Theodore Ciaraldi, Ph.D.Vincenzo Cirulli, M.D., Ph.D.George E. Dailey III, M.D.Wolfgang Dillmann, M.D.Steve V. Edelman, M.D.Alberto Hayek, M.D.Robert R. Henry, M.D.Yolanta Kruszynska, M.D.Fred Levine, M.D., Ph.D.Jerrold M. Olefsky, M.D.Wulf Palinski, M.D.Athena Philis-Tsimikas, M.D.Henry C. Powell, M.D.Peter D. Reaven, M.D.David Rose, Ph.D.Daniel Steinberg, M.D.Nicholas J.G.Webster, Ph.D.Joseph L. Witztum, M.D.Patricia Wu, M.D.

    As the year draws to a close, now is a good time to consider the

    many options for year-end giving. The

    holidays are a very special time to give

    charitable donations. Here are a few

    options you might want to consider:

    Cash gifts may be deducted from your

    federal income tax return up to 50

    percent of your adjusted gross income.

    A gift of long-term appreciated

    securities lets you deduct the full

    fair market value of your investments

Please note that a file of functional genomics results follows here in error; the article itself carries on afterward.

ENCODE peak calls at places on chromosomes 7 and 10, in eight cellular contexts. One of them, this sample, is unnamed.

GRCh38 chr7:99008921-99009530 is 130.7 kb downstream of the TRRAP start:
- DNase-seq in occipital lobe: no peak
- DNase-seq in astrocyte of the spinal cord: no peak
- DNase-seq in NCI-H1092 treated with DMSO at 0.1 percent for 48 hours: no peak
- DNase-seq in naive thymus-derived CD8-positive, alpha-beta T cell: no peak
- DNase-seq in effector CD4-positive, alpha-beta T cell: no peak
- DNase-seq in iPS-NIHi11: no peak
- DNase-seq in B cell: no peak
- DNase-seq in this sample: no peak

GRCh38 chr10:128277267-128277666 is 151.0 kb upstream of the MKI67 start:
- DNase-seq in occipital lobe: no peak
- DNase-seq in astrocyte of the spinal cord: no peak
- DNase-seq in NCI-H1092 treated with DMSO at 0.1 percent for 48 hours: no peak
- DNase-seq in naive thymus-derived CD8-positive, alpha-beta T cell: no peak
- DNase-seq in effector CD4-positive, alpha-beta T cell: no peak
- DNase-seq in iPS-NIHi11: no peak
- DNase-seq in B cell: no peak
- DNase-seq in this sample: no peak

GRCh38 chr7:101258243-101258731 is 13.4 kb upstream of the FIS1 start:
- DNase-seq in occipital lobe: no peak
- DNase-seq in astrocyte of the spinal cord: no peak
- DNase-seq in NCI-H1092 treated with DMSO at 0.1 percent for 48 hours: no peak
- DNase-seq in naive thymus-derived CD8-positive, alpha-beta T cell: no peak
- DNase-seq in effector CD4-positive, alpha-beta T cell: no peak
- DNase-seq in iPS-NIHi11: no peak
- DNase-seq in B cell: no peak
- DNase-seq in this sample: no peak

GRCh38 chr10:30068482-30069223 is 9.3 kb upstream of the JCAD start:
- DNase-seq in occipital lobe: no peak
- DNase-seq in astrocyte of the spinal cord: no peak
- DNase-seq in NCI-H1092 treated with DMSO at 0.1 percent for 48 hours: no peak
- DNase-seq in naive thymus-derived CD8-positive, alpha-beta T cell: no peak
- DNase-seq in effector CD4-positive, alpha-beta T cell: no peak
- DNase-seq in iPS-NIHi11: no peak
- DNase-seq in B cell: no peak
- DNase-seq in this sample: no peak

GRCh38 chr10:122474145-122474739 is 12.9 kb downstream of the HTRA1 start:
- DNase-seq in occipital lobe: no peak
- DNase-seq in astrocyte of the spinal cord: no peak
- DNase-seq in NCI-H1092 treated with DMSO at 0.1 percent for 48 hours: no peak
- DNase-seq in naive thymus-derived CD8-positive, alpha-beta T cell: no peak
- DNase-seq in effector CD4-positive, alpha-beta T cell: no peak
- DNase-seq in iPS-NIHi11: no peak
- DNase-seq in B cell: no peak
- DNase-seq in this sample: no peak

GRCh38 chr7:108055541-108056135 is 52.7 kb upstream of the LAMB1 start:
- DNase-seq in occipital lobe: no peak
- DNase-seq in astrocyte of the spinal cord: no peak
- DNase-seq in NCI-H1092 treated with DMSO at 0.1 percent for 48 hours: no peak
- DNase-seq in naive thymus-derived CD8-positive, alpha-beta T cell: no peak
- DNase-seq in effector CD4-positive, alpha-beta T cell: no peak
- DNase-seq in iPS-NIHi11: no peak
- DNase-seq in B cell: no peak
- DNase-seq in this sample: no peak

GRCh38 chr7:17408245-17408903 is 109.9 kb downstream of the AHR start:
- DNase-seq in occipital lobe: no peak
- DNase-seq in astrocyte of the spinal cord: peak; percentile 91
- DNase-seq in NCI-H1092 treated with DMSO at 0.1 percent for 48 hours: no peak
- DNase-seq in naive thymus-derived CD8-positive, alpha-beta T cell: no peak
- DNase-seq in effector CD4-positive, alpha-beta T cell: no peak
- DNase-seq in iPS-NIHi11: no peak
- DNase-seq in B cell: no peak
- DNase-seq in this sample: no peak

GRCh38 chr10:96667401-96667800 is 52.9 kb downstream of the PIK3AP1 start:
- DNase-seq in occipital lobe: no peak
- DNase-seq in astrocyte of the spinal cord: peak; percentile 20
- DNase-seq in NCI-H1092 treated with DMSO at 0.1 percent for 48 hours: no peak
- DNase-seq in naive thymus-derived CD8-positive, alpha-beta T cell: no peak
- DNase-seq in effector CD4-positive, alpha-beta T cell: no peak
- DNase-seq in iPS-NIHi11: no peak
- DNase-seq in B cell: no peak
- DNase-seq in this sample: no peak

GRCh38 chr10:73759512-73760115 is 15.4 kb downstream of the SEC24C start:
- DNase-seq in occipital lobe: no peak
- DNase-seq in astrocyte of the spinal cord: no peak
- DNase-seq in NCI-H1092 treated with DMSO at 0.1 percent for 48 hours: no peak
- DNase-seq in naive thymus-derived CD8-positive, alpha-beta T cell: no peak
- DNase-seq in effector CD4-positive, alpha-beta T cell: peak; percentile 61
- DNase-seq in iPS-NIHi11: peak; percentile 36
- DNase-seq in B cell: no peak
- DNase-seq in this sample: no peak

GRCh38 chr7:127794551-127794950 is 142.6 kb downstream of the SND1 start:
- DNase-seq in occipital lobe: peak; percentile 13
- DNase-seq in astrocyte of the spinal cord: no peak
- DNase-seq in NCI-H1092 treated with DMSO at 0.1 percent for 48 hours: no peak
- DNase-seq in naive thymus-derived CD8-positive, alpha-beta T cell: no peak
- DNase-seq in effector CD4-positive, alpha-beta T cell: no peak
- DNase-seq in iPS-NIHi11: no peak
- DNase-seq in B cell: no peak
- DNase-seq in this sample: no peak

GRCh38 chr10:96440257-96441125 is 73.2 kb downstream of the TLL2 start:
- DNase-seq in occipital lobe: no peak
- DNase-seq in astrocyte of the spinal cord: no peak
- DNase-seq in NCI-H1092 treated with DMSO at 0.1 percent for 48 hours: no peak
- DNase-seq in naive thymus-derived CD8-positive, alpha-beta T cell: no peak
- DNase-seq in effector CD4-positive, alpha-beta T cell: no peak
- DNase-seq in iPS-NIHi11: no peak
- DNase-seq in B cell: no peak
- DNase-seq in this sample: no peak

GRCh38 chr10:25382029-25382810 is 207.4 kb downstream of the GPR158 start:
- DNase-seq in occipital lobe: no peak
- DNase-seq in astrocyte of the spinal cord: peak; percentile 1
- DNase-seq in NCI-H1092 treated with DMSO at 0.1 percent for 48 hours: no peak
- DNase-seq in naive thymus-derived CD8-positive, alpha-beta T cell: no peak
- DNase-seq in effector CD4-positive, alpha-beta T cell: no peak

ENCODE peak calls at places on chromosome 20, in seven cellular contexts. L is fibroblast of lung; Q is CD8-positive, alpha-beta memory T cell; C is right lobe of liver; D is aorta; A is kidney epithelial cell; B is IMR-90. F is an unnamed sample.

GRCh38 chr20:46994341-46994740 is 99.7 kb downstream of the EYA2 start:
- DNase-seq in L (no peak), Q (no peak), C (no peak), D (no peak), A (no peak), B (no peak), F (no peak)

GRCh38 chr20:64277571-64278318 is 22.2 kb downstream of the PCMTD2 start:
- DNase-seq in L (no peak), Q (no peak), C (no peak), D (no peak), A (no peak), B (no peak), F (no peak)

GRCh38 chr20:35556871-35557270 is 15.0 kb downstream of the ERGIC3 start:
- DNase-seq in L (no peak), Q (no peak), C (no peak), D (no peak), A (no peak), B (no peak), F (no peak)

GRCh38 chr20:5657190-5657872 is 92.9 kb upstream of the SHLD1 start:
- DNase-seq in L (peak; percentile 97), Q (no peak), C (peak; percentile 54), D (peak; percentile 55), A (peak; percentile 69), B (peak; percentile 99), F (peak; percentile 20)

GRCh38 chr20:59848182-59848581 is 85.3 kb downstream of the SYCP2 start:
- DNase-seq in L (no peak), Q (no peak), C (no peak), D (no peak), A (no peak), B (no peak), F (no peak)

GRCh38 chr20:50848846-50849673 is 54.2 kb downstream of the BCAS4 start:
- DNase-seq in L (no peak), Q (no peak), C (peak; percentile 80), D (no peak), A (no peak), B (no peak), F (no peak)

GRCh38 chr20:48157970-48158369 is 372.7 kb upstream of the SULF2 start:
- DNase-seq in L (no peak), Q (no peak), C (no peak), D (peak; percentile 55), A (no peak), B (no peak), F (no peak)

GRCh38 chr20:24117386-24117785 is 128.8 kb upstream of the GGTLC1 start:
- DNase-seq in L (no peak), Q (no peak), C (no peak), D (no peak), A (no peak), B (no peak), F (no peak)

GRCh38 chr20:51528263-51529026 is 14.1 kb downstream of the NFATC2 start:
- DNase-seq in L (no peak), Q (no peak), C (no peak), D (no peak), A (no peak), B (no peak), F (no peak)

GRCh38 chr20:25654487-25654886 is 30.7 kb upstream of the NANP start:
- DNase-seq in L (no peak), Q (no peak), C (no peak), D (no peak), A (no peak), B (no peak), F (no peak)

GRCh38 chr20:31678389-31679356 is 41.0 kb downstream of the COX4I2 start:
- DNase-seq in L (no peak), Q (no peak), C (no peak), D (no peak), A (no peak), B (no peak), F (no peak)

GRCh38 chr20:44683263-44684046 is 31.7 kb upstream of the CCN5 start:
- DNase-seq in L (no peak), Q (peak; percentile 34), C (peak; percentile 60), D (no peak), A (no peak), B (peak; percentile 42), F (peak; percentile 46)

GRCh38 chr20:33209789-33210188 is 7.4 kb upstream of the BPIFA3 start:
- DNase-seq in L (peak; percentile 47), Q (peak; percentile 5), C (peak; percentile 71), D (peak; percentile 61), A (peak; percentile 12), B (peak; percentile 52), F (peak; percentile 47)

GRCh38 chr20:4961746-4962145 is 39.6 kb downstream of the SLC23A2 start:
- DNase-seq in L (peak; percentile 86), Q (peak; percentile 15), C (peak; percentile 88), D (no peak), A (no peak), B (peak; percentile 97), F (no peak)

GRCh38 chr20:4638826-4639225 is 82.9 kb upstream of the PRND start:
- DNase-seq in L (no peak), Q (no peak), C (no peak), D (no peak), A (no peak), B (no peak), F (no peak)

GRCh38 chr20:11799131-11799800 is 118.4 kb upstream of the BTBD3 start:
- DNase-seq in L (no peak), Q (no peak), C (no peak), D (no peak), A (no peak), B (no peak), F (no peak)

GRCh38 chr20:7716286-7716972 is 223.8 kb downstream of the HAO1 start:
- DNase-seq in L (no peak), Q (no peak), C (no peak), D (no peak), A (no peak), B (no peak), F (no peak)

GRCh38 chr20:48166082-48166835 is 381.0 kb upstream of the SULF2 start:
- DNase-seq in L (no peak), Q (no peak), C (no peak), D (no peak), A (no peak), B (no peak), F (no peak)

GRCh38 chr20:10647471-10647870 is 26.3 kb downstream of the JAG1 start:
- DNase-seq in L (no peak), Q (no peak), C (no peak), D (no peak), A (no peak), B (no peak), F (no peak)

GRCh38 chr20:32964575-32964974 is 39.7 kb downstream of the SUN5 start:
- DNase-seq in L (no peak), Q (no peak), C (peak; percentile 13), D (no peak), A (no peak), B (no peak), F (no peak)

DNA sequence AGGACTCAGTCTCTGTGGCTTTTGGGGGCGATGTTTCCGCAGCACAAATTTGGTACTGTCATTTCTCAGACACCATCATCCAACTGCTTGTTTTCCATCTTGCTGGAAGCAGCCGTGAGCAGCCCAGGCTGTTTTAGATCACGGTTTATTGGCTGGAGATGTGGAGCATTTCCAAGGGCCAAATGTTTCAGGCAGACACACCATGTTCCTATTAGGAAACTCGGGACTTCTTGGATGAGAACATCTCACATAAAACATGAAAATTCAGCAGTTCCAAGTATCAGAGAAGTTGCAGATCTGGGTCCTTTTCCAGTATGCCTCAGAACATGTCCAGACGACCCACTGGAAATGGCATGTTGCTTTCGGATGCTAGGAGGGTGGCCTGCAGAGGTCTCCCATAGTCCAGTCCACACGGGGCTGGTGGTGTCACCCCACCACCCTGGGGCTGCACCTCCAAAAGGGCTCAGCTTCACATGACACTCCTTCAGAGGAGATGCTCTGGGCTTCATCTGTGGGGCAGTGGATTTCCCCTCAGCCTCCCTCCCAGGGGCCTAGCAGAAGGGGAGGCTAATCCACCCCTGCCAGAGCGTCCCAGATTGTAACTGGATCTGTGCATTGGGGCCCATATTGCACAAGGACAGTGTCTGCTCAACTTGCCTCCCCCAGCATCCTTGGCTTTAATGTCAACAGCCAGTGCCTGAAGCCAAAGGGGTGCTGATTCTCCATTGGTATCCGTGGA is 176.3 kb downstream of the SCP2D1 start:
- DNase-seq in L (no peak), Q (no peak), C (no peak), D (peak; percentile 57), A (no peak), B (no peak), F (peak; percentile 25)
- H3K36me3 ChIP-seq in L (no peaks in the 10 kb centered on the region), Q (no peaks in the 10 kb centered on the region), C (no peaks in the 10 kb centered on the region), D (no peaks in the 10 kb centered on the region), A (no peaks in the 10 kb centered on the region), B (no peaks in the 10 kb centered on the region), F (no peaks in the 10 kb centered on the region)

and avoid any tax on the capital gain.

    A gift of securities, or any appreciated

    property, is deductible up to 30 percent

    of your adjusted gross income.

    You may donate your personal

    residence, live there for the rest of

    your life, and receive a lifetime fixed

    income based on the value of your

    home. You will also receive an

    immediate income tax deduction for

    the contribution.

    For more information about how to advance diabetes care and make

    a tax-smart gift, call Roz Hodgins,

    Director of Development, at


    The Benefits of Giving

    9894 Genesee AvenueLa Jolla, California

    Non-profit organization U.S. Postage

    PAIDpermit No. 1981 San Diego, CA

  • page threepage two

    Donor Profile:Twin Sist ers Support Ea ch Other

    Research Findings Lead to New Theory

    Being twins, Mollie and Jackie Singershare a special bond. Another condition

    brings them even closer together. You see,

    Mollie was diagnosed with juvenile

    diabetes, also known as Type1diabetes,